When I first say hello I start with projecting a confident voice and introducing myself “Hi, I'm Sean”, then I pause, give them time to remember my name and let them tell me who they are.

3. Stop talking, you don’t need to do all the talking

Without a well-honed introduction people start to mumble, but introducing yourself with a simple practiced line can give you a lot of confidence, set yourself at ease and stop you being a nervous blabber mouth that you don’t need to be.

Once you have your opening line mastered you are golden.

4. Professional Networking, move your ass

After you’ve killed your opening line in the mirror, looking at different types of networking circles/connections should be your next step for networking success.

Every type of network has a value and networking in the right circles can make a huge difference.

Some interesting types of circles can include (a) people who are trying to create connections to find a new job (b) people who are looking for someone to help with their personal cause/business/funding (c) people who are looking to connect in order to source some relevant academic/market information (d) people who maintain connection with their close piers.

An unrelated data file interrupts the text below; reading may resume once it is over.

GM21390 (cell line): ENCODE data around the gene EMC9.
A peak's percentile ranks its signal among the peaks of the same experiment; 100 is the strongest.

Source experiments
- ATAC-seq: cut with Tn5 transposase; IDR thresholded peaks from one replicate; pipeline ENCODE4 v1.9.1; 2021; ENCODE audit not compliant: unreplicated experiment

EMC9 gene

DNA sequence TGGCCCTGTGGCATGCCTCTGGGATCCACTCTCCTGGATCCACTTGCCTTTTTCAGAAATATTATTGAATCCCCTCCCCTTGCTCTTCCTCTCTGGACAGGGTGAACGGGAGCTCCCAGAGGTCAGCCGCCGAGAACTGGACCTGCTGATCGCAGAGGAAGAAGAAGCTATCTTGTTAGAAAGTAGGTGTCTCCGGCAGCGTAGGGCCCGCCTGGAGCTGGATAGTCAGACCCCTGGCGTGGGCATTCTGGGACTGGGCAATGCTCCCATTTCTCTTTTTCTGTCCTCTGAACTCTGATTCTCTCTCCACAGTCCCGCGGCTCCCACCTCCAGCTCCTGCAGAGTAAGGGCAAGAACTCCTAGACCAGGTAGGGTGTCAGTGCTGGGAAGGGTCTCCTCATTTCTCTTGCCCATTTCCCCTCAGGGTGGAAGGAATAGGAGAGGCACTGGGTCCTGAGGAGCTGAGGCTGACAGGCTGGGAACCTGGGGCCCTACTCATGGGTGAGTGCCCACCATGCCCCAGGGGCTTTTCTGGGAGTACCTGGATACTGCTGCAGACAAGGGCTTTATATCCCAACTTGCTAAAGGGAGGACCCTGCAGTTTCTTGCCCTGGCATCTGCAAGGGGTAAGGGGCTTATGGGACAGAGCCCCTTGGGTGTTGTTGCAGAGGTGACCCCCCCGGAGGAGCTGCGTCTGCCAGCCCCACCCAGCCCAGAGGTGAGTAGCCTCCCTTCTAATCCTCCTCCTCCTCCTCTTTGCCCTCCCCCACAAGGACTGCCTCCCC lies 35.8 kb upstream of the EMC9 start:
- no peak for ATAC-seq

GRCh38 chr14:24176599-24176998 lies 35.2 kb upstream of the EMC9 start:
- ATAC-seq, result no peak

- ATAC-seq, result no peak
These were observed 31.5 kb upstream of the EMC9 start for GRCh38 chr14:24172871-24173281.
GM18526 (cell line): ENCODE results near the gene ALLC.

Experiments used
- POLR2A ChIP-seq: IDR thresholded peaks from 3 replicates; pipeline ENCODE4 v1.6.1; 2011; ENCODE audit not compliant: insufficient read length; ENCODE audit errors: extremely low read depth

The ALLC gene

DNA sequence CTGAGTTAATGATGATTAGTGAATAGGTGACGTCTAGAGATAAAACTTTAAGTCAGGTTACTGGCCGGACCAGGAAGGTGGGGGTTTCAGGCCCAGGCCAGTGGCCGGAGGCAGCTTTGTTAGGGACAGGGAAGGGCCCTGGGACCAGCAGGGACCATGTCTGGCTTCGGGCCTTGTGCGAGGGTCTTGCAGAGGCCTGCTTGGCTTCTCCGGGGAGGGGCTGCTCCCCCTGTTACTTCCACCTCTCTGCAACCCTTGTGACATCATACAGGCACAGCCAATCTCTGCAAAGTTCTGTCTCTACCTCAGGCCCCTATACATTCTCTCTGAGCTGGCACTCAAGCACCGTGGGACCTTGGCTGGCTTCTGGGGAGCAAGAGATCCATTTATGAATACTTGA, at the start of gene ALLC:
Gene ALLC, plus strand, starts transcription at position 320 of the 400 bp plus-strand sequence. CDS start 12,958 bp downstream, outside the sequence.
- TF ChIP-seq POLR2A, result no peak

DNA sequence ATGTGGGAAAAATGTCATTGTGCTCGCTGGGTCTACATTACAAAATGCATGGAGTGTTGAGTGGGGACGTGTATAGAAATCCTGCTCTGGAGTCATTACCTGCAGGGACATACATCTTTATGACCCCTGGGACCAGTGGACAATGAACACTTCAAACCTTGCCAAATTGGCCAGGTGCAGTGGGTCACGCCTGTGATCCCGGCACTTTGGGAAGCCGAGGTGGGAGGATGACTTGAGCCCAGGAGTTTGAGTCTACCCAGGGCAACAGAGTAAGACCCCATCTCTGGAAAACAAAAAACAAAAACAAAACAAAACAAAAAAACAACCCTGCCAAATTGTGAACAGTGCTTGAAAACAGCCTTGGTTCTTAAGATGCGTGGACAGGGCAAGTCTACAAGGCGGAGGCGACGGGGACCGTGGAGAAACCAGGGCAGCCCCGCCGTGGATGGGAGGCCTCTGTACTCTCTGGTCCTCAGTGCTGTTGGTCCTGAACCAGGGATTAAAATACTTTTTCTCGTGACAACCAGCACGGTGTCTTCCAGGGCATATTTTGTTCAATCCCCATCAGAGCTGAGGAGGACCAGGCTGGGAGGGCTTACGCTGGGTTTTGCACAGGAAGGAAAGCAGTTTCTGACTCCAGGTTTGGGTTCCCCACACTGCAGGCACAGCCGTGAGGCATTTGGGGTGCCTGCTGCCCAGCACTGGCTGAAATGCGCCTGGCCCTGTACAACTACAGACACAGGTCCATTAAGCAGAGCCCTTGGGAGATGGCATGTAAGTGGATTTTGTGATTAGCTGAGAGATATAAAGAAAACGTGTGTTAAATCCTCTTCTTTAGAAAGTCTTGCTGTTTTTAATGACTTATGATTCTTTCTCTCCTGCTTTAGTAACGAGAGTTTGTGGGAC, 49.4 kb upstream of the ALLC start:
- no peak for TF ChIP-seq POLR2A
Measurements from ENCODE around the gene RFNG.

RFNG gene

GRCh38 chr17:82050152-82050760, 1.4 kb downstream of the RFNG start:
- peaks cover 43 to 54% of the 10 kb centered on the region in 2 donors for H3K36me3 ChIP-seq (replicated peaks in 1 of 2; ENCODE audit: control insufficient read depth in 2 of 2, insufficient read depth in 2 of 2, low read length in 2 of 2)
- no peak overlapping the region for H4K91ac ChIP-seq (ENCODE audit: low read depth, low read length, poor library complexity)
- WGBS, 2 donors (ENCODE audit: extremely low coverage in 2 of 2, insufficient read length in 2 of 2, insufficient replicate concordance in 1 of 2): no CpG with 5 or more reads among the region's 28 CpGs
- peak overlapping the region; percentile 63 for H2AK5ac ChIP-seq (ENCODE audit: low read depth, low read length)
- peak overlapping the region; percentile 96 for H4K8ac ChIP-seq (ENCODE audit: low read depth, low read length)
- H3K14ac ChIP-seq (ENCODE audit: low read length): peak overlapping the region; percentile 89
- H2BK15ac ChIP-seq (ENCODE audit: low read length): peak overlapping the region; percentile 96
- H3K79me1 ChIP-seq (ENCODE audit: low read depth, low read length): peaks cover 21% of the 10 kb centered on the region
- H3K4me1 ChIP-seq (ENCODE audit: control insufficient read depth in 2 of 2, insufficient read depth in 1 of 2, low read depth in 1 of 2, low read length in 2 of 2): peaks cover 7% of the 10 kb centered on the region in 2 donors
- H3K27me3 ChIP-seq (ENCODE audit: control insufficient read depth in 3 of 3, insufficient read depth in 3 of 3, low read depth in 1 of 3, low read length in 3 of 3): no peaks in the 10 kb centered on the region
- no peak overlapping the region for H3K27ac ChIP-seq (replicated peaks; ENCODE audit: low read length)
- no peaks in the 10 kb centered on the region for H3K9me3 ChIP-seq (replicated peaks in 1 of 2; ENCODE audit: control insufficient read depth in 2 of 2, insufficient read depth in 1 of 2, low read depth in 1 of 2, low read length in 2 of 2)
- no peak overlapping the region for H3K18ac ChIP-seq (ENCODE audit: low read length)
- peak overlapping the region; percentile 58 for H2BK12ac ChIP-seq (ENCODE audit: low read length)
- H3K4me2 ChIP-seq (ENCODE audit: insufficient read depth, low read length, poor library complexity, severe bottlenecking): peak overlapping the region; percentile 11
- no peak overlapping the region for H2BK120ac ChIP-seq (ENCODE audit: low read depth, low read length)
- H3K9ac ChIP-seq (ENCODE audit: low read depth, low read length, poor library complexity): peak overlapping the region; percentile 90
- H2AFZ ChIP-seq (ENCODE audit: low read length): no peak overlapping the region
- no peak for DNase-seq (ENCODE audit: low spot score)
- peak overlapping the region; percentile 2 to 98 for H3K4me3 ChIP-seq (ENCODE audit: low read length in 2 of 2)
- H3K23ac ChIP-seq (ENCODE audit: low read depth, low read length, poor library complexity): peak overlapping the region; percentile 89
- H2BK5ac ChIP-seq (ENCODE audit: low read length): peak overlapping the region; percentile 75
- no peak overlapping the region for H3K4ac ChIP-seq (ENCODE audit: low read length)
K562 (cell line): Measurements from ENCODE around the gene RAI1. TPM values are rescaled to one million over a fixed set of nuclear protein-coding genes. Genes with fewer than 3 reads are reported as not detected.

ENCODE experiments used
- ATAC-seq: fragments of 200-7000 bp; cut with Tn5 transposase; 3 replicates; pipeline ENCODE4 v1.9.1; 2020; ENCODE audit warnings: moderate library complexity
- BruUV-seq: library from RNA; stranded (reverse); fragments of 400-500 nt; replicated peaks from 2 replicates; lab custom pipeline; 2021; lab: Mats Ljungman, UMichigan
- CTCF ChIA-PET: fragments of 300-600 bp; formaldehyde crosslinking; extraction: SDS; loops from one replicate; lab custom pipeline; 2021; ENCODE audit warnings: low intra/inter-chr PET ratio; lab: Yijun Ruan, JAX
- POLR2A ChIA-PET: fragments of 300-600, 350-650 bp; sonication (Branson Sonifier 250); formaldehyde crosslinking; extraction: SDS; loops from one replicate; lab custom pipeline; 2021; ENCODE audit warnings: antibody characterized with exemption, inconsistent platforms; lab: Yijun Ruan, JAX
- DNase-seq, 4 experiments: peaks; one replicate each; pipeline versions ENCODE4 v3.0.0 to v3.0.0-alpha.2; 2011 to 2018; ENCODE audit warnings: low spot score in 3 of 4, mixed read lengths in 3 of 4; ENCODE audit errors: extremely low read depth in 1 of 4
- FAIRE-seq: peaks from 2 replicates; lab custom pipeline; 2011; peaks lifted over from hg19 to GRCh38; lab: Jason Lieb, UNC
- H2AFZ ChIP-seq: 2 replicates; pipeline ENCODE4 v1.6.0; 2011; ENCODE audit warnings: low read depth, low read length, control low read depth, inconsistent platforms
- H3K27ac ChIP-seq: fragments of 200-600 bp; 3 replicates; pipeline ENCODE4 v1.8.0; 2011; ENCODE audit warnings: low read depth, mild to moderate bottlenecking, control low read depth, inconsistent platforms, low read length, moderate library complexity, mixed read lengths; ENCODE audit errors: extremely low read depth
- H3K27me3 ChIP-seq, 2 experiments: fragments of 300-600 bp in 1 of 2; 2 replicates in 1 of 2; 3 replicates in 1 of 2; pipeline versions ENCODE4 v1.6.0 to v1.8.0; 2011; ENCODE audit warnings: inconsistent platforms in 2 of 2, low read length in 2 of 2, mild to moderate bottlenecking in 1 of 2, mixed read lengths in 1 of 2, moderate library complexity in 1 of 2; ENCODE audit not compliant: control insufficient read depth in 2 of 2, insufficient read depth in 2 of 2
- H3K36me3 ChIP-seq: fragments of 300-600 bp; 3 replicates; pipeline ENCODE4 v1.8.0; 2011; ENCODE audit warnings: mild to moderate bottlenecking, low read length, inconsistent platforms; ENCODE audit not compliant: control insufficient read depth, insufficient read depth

The first two are the important ones, especially if you are looking to move up the career ladder or source funding for your company or project.

Once you know who these people are and which ones you want to interact with you can start to build your network. To keep it simple, if you are a PhD student looking for a job you need to find a lab with money, good publications you will be looking at type B. So how to you meet these people?

5. Using conferences to expand and command your network

One place to view some if not all of the above are conferences.

Conferences provide the perfect mix of people that are looking to build these types of relationships, also LinkedIn is another great forum. Especially the big ones such as AACR, SFN, AAI, and ISSCR.

35% of employers wont employ a candidate they cant find online. You need to set up a LinkedIn Profile

Over the past 3 years I have attended about 30 conferences, I know this isn’t a huge number, but compared to the average person it can be a lot.